by Phil Tear ’43
When the Class of 1918 celebrated its fifth reunion in 1923 there
were 78 members who answered the roll call, not counting spouses
and children. They wore their class colors (orange and black) and
they gave President Henry Churchill King $2,500 in cash to establish
a scholarship fund in memory of Henry Burt Hudson, a classmate
who died behind enemy lines in France in 1918 when his plane was
shot down in a dogfight with the Germans. The fund was to provide
$125 each year to a man in the junior class who “is recommended
by the College Committee on Scholarships and is elected by vote
of the Men’s Senate.” The scholarship was to be increased
to $250 by 1928.
“Red” Hudson was president of the class in its freshman
year. Before enrolling in the College he was captain of the Academy
team, played on the baseball team and was a member of the debate
team. He came from Pittsburgh and was a third generation Oberlinian.
His great-great-grandfather founded Hudson, Ohio, in 1800. His
grandfather, Timothy, transferred to Oberlin from Western Reserve
(then located in Hudson) as a sophomore in 1835 but, in the words
of President Fairchild, his “relations as a pupil were interrupted” because
the “growing school soon enlisted his services as a teacher.”
Timothy Hudson became professor of Latin and Greek in 1838 and
he later married Betsy Branch who received the Lit. degree in 1839.
He resigned from the faculty in 1841 to become a lecturer for the
Ohio Anti-Slavery Society. In 1847 he returned to the faculty as
a professor of languages, took the A.B. degree which President
Fairchild said he could have received in 1837 “but had not
cared to ask for it.” He received the A.M. in 1850 and was
killed by a train near Olmsted Falls, Ohio, in 1858.
“Red’s” grandmother, Betsy Branch Hudson, was
born in Worthington, Mass., in 1813. She studied in the preparatory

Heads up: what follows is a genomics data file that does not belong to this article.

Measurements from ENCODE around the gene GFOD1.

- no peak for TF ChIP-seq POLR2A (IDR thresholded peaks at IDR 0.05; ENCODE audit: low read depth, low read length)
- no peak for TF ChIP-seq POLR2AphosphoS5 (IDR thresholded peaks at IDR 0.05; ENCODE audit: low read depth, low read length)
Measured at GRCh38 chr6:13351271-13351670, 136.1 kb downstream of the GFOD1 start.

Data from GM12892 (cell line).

before enrolling at the College. She married Red’s grandfather
in December 1841 and was a member of the Woman’s Board of
the College from 1851 to 1870. From 1876 to 1881, she was president
of the Michigan WCTU. She died in 1902.
All three of Timothy and Betsy Hudson’s children were Oberlin
graduates. Red’s father, James Fairchild Hudson, received
the A.B. in 1867. His uncle William graduated in 1862 and his aunt
Frances received the Lit. in 1863. In 1890, the College gave here
an honorary A.M.
Red’s father enrolled in the College after graduating from
the preparatory department in 1863. He was a corporal in the Civil
War, a reporter for newspapers in Toledo and Youngstown, Ohio,
and he became editor of the Pittsburgh Dispatch in 1883. He was
the author of several books. He died in the second semester of
Red’s freshman year at Oberlin. Red’s brother, William,
graduated from the Academy in 1910. During World War I he was a
first lieutenant colonel in the Army. He died in Buffalo in 1964.
Red’s sister, Helen Whiting ’15, died Dec. 15, 1978
(LOSSES IN THE OBERLIN FAMILY).
As a freshman at Oberlin, Henry Burt Hudson (his mother’s
maiden name was Ina Burt) played on the freshman football and baseball
teams. In his sophomore year he took a job at Pyle Inn to pay for
most of his college expenses but he had time to play center on
the varsity football team and first base on the baseball team.
In his junior year (1916) he again played center in varsity football
and despite the disastrous season (FRATERNITIES
AT OBERLIN, Spring
1979) he was picked on almost every all-Conference squad. He was
elected captain of the 1917 team and there was strong belief that
he would be one of Oberlin’s greatest football heroes.
However, in the autumn of 1917, Red Hudson did not show up for
football practice. He had enlisted in July in the aviation section
of the Army signal corps and had left for France in September to
begin flying, under French direction. In June 1918 he was elected
an “honorary war member” of the Class of 1918. On Oct.
5, 1918, just 37 days before the Armistice, Henry Burt Hudson was
burned to death in the flames of his falling plane.
When Dortha Bailey Doolittle ’18 was elected president of
the class at its 45th reunion in 1963, she found that the Hudson
Fellowship Fund still totalled the same $2,500 that was contributed
in 1923. It had earned enough interest, however, to provide 28